Here are 5 Ways to Improve Your Communication
It’s easy to fall into negative communication patterns with teens, even when we’re trying our very best to be understanding and loving. As parents, we don’t want to be unreasonable, but we don’t want to be doormats, either. This can set us up for engaging in unproductive power struggles and making inaccurate assumptions.
One thing that helps me when I’m struggling to communicate with a teen is to think about our situation from a neurological standpoint. Many of us are aware that the teen brain doesn’t fully develop until the mid-to-late twenties.
In fact, research has found that adults tend to process information with the prefrontal cortex of the brain (the part that uses good judgment and has awareness of long-term consequences), whereas teens tend to process information with the amygdala ( the emotional part).
That’s why it’s so hard for us to understand each other when we disagree! Yet we (myself included) often forget to remember this when we’re in the heat of an argument with a teen.
Here are a few strategies that I use to improve my communication with teens in my practice, family, and in other aspects of my life:
1. Practice reflective listening with your teen
This is a communication strategy in which you seek to understand someone’s perspective by paraphrasing it back to them. One really important thing to remember is that you need to be genuine or the strategy will fall flat.
Here’s an example of reflexive listening:
Let’s say your teen wants to borrow the car even though he brought the car back past curfew earlier in the week. One way to practice reflective listening is to say something to them like, “From what I understand, you would like to use the car tonight to meet your friends at the movies, is that correct?” You DON’T need to add your perspective at this point. Instead, just summarize what you believe your teen is communicating to you without judgment.
How does this help, you may ask? For one, it allows you both a chance to regroup. It also gives your teen an opportunity to clarify if you’ve misunderstood something. Finally, it shows your teen that you’re interested in understanding their thoughts and feelings.
2. Use Empathy
Empathy is a powerful parenting tool with teens. Going with the scenario above, if I’ve practiced reflexive listening with my teen, yet plan to maintain the boundary I had set (e.g., if you bring it home past curfew, you can’t drive it again that weekend), I may add some empathy at this point in our discussion.
For example, I may say something like, “I know you really want to use the car tonight. This must be very frustrating because you really want to meet your friends at the movies.”
3. Maintain Clear Boundaries, particularly about the Big Stuff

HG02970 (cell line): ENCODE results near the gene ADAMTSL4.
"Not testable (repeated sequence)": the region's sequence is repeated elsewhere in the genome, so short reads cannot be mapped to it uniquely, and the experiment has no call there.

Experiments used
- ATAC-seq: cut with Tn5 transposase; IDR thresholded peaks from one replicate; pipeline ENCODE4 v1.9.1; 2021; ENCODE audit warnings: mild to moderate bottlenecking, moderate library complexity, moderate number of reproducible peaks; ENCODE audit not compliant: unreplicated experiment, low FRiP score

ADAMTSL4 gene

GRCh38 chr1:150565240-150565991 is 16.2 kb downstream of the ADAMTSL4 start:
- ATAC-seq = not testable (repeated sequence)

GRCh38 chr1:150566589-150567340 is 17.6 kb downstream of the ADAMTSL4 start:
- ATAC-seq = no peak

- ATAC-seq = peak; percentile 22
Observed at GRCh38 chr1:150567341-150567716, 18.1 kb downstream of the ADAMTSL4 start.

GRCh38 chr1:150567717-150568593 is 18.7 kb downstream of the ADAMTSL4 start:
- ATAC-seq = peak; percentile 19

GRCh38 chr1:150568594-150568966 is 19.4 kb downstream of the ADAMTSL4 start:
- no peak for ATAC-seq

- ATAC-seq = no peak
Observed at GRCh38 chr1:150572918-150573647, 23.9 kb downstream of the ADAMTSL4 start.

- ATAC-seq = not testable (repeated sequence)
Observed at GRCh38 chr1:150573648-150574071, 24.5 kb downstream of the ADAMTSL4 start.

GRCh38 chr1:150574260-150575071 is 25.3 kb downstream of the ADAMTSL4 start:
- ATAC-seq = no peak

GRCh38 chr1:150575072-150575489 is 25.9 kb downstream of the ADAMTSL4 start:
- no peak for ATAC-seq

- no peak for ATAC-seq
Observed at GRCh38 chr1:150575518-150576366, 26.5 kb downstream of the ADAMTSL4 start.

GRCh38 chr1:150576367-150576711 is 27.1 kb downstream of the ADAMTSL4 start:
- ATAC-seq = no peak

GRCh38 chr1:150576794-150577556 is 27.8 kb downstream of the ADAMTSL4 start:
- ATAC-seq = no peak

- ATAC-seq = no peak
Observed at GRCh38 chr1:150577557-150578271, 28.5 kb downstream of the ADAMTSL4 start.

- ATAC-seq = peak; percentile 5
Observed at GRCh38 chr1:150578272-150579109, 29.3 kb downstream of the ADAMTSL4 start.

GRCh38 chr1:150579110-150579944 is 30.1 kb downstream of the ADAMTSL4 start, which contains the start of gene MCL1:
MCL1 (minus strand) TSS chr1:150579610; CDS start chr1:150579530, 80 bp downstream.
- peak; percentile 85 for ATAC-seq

What do I mean by big stuff? Driving, drinking, family values, things like that. In my opinion, bringing the car back after curfew is in the “big stuff” category. So if your rule is that your teen loses driving privileges for the weekend if they bring the car home late, then stick with your rule. This will give your teen a healthy respect for other’s property and help you maintain your integrity as a parent. Boundaries also help teens develop a sense of confidence. Don’t expect them to understand this now. It will come later in life.
4. Focus on Areas of Progress
One strategy that I often use with teens during stressful discussions is to point out their areas of progress.
For example, with the car situation, a simple comment like, “I’m proud of how responsible you’ve become with your school work. Last week at conferences, Mrs. Johnson said that you had turned in all of your work on time this semester. I know you’ll handle this curfew stuff, too. ”No worries if your teen tries to use your compliment against you (“If you’re so proud of me, why won’t you let me use the car tonight. I promise I’ll be home on time.”).
The point is, your teen will know you see their progress and that you believe in them.
5. Stop Repeating Yourself
One trap that we all fall into as parents is to repeat ourselves instead of disengaging from the conflict. My husband says this is one of my biggest parental (and marital!) challenges. He’s right. But I have made progress.
One thing that helps me disengage is to have an exit plan before the discussion even starts. For example, if you and your teen are in conflict about something in the “big stuff” category and you plan to maintain your boundary, use the first four strategies listed in this blog, and then politely excuse yourself.
I’m most successful when I actually leave the house. My exit plans often involve taking a walk, going on an errand (Target is one of my favorite decompression zones), or even calling a friend from the car to vent. If you can’t leave the house (e.g., it’s midnight, you’re a single parent and have young children at home), try to leave the area (e.g., go to your bedroom and close the door).
That’s all for now:)
Just remember….you are not alone.
And with hard work, parenting gets easier.
Just like American poet, Maya Angelou said, “Do the best you can until you know better. Then when you know better, do better.”
Your friend and support,Katherine Quie